A geography teacher at a government school in Bihar's Siwan district can take pride in the fact that he has done something which is barely done by any sports teacher. 45-year-old Sanjay Pathak has helped 25 girls from the school make it to state and national levels as well as eight girls playing for Indian teams in sports like hockey, rugby, football, handball, athletics, and ball badminton.
In 2009, when two 11-year-old girls, Tara Khatun and Putul Kumari, won gold medals in athletics (100m, 200m, 800m, and 1,500m races) at the Panchayat Yuva Khel Abhiyan, Pathak realised the young athletes have huge potential, which is untapped in rural areas in Bihar. He was well aware of the lack of institutional support in the state.
Sanjay Pathak (Source:scoonews.com)
Even though he is not a sports teacher, he took it upon himself in 2016 to clear up a paddy crop-growing land in his ancestral village in Laxmipur to set up the Rani Laxmibai sports club. The club has since earned the distinction of having sent several girls from Siwan to national and State-level tournaments.
Girls at the club were routinely harassed. Young boys would trespass the ground and throw bottles at the girls, village elders even taunted Pathak for 'allowing' girls to play in shorts. He even drew the flak from his own colleagues, neighbours and relatives hounded the parents of the girls. However, they couldn't make a dent in Pathak's morale. He used to clean everything up in the morning and have a fresh start to the day.
The club by Sanjay Pathak has earned the distinction of having sent several girls from Siwan to national and State-level tournaments. (Source: Scoo News)
The girls themselves were eager and Pathak managed to convince their parents to allow them to come for training after school hours and to stay in the hostel in his club. Along with the patriarchal mindset, Pathak was imposed by the caste-based problems. Dalits are not allowed to mingle with everyone but Pathak ensured that everyone sits and eats together.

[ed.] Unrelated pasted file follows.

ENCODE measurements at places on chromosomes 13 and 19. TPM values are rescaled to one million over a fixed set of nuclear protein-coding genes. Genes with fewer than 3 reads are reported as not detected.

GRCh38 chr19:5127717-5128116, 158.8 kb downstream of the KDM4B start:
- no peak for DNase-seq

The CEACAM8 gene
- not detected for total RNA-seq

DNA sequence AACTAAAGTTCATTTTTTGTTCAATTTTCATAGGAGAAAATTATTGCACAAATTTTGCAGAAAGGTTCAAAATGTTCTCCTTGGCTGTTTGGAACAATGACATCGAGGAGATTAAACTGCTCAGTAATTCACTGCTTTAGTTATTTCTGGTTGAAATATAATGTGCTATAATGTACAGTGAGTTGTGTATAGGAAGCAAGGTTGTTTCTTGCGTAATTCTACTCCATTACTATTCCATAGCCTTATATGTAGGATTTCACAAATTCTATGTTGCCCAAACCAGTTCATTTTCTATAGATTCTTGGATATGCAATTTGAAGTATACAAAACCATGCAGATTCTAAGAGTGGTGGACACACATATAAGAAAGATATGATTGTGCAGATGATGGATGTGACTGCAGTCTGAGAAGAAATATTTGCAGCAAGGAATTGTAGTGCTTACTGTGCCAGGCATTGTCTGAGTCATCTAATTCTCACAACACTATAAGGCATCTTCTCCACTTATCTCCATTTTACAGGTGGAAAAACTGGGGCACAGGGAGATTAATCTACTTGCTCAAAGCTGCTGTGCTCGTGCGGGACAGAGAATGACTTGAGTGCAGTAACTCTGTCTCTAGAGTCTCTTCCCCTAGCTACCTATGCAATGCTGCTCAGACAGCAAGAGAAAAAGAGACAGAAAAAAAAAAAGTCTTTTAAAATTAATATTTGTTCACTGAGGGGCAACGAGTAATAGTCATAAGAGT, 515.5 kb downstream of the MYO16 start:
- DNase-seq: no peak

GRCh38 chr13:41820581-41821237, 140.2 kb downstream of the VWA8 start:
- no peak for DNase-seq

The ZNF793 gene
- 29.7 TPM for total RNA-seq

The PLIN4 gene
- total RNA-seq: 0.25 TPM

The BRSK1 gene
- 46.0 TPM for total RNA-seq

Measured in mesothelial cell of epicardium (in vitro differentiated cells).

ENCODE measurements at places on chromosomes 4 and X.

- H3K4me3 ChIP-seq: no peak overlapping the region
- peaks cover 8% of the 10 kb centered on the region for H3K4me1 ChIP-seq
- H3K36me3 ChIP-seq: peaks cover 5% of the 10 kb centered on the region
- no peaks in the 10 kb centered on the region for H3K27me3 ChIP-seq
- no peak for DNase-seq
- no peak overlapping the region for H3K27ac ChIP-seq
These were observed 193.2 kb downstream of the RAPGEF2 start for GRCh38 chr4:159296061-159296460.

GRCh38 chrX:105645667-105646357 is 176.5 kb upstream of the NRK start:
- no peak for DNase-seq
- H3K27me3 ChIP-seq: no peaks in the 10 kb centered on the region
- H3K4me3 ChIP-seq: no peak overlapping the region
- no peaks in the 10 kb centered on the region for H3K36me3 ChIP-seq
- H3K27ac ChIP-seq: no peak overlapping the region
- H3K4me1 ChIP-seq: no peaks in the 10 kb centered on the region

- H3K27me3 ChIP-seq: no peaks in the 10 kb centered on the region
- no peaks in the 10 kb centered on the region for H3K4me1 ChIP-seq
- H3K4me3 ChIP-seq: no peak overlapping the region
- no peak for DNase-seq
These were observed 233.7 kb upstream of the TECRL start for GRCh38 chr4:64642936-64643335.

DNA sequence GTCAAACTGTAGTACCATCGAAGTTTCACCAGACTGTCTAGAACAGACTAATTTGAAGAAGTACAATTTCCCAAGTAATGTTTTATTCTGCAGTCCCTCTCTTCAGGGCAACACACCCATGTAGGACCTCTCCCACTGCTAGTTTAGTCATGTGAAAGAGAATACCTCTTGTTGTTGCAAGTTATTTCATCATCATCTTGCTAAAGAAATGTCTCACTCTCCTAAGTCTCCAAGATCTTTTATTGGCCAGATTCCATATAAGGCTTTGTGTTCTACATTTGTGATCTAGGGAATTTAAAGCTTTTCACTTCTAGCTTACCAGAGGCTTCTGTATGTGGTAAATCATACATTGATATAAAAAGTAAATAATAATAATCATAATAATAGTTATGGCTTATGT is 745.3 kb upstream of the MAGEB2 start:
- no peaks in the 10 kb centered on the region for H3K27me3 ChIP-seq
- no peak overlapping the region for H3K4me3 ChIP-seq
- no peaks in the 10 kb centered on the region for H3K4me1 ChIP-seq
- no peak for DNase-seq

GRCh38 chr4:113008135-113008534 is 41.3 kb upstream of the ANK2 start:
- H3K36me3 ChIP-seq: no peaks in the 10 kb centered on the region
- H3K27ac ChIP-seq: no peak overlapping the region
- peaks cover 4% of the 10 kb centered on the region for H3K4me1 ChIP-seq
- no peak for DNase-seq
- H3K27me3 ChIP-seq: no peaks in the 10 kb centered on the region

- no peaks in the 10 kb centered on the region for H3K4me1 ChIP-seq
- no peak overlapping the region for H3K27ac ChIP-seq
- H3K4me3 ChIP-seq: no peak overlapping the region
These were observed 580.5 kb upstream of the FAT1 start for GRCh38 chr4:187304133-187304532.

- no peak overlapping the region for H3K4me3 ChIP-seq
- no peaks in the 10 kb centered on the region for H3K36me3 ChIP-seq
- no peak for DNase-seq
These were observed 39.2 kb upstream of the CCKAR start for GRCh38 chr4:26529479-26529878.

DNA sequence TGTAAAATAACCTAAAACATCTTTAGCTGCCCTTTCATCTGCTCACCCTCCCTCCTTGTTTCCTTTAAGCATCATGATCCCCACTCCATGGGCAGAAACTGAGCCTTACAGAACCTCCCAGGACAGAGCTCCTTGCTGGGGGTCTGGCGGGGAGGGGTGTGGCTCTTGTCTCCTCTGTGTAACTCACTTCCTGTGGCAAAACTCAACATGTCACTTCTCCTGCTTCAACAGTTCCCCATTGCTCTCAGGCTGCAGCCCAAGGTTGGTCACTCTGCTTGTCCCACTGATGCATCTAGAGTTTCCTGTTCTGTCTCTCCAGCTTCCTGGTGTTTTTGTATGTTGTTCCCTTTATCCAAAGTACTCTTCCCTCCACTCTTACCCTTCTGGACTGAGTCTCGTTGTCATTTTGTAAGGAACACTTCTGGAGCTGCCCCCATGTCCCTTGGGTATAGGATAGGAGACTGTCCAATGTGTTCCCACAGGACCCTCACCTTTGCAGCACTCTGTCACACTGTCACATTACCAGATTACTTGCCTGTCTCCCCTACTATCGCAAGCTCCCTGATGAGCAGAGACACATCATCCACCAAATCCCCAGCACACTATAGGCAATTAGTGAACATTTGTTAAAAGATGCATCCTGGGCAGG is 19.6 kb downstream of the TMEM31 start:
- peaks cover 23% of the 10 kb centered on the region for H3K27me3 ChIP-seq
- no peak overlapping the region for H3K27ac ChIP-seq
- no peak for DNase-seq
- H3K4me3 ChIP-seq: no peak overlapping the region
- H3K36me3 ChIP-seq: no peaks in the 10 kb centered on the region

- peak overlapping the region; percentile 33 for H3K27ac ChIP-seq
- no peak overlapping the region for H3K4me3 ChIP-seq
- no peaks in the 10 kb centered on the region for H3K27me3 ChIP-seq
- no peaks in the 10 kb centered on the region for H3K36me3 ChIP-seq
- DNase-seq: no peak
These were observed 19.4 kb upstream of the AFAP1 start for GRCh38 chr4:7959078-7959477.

Many girls have since passed out from his club, representing the state and country, with Pathak's success coming because of the government's help but despite the lack of it. His club has a gym, or trainers nor not even a proper ground, all basic infrastructure for sport. The club's one-room hostel houses 20 girls, with the older girls cooking for them all in a small adjoining kitchen. He laments that his athletes' diet may be suffering. One of the girls under Pathak's tutelage, Amrita Kumari, was called up to the India U14 football national camp. She continued to rise through ranks and in 2014 she led the India U16 team in the AFC U16 Championship qualifiers in Sri Lanka. She got called up by Kenkre FC to play in the last edition of the Indian Women's League (IWL). After appearing in the top professional league of the country, she is gunning to conquer the final frontier.
"They should get at least four slices of bread, jam, butter, two bananas, and an egg for breakfast but I can only provide dalia in the morning and egg once a week. Sometimes I worry if I am harming these girls because they don't get the nutrition they need." Pathak had told in an interview with The Hindu.
One-fourth of his salary used to run the club, which goes towards paying for food, kits, travel, and school fees for residential students, which is often not enough. Pathak believes if his students are given proper diets, a gym and other training facilities, they could win an Olympic medal.